Fee-Sharing Provision May Make Mandatory Arbitration Pact Unenforceable

Written by Robert G. Brody on October 30, 2001

A mandatory arbitration agreement that requires an employee split the costs of arbitration with the employer makes the entire agreement unenforceable, according to the Florida District Court of Appeal. Flyer Printing Co. v. Hill, No. 2D00-5008 (Fla. Dist. Ct. App. July 18, 2001).  The court found enforcing the agreement to arbitrate the employee’s claim of pregnancy discrimination would contravene her right to seek an award of attorneys’ fees and costs if her suit was successful under Title VII of the Civil Rights Act and the Florida Civil Rights Act.   the remedial purpose of the statutes on which her claim was based, Title VII of the 1964 Civil Rights Act and the Florida Civil Rights Act. 

Specifically, the court held enforcement would contravene the employee’s statutory right to seek a full award of attorney’s fees and litigation costs if she wins her claim under Title VII or the Florida law.  Citing the U.S. Supreme Court decision in Gilmer v. Interstate/Johnson Lane Corp., 500 U.S. 20 (1991), the court noted parties may agree to arbitrate statutory claims, however, the agreement must furnish an adequate mechanism for vindicating the claimants statutory rights.  The court relied on the Federal Circuit Court of Appeals case of Perez v. Globe Airport Sec. Servs., Inc., No. 00-13489 (11th Cir. June 12, 2001), in which a similar arbitration agreement was held unenforceable on the same grounds.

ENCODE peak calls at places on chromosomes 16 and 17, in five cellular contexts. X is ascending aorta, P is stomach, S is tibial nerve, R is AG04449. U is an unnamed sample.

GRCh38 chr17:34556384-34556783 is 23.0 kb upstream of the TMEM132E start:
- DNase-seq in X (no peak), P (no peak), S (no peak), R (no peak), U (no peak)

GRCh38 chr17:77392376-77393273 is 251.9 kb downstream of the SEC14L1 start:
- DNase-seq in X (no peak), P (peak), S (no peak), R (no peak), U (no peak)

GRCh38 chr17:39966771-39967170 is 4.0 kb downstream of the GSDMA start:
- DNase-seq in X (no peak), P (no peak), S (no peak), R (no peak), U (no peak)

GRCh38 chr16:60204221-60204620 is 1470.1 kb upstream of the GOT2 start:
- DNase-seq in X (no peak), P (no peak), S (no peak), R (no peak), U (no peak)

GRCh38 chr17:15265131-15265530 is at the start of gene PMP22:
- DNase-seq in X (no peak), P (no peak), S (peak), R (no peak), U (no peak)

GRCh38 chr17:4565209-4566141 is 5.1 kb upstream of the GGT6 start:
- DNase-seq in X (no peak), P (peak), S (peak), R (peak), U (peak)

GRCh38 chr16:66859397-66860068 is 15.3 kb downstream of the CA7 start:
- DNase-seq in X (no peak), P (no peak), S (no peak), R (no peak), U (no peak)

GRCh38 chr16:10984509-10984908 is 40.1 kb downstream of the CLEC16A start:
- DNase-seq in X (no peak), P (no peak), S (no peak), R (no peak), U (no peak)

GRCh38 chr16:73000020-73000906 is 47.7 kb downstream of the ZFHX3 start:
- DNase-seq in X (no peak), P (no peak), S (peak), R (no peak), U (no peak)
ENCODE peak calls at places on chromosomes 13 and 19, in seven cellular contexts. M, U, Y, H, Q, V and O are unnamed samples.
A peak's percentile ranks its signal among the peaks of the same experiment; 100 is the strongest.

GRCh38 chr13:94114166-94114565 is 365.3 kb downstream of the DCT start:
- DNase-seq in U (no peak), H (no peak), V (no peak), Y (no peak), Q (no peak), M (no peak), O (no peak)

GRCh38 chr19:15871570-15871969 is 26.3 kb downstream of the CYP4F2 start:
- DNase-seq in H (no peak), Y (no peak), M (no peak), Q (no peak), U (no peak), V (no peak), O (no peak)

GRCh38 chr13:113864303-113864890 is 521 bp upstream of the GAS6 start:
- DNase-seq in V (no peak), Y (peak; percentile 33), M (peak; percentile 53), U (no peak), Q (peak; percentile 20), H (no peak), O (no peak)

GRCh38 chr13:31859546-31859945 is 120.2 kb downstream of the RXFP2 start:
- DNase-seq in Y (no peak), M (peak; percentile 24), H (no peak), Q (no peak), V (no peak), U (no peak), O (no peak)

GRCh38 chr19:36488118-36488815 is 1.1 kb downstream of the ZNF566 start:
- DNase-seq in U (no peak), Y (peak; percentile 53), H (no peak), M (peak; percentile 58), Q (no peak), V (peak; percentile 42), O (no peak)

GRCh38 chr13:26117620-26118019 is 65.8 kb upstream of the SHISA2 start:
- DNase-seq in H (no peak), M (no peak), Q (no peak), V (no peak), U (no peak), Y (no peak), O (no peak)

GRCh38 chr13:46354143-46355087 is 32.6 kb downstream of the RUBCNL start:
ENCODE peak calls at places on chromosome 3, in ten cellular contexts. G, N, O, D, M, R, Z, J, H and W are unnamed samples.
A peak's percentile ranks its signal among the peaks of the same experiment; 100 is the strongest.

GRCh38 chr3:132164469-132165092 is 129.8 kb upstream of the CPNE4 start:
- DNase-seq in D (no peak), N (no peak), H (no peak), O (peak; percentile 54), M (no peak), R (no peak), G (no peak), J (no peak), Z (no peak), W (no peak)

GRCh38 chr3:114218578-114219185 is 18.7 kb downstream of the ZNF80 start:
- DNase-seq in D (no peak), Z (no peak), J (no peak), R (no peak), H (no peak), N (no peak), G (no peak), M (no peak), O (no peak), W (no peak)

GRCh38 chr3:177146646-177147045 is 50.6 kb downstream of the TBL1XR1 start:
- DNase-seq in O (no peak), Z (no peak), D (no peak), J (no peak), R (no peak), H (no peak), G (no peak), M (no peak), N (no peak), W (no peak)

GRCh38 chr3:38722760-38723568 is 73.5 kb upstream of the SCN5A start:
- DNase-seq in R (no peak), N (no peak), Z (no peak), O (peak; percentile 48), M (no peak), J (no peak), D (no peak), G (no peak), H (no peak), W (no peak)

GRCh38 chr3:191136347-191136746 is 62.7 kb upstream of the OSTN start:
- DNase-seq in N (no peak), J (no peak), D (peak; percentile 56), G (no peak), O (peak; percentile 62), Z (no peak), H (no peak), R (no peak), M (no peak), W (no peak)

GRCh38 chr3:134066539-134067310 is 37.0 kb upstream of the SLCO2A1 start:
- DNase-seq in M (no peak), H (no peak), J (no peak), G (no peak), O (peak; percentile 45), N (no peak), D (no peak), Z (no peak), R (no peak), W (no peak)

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Related Topics: Discrimination and Harassment, Legal Updates

About the Authors

Robert G. Brody is the founding member of Brody and Associates, LLC. He has been quoted and published in national publications and appears as a guest T.V. commentator on contemporary Labor and Employment issues. Learn More